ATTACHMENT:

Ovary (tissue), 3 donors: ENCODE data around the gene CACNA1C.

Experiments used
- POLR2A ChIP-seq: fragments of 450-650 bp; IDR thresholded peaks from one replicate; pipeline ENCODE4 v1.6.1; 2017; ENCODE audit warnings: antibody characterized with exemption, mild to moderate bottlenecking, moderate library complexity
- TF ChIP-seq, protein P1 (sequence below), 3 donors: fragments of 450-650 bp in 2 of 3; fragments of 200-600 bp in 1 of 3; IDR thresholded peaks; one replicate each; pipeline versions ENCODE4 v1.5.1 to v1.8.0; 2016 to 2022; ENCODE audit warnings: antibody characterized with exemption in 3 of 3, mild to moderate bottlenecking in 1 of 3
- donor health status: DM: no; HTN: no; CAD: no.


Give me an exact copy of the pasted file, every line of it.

Ovary (tissue), 3 donors: ENCODE data around the gene CACNA1C.

Experiments used
- POLR2A ChIP-seq: fragments of 450-650 bp; IDR thresholded peaks from one replicate; pipeline ENCODE4 v1.6.1; 2017; ENCODE audit warnings: antibody characterized with exemption, mild to moderate bottlenecking, moderate library complexity
- TF ChIP-seq, protein P1 (sequence below), 3 donors: fragments of 450-650 bp in 2 of 3; fragments of 200-600 bp in 1 of 3; IDR thresholded peaks; one replicate each; pipeline versions ENCODE4 v1.5.1 to v1.8.0; 2016 to 2022; ENCODE audit warnings: antibody characterized with exemption in 3 of 3, mild to moderate bottlenecking in 1 of 3
- donor health status: DM: no; HTN: no; CAD: no.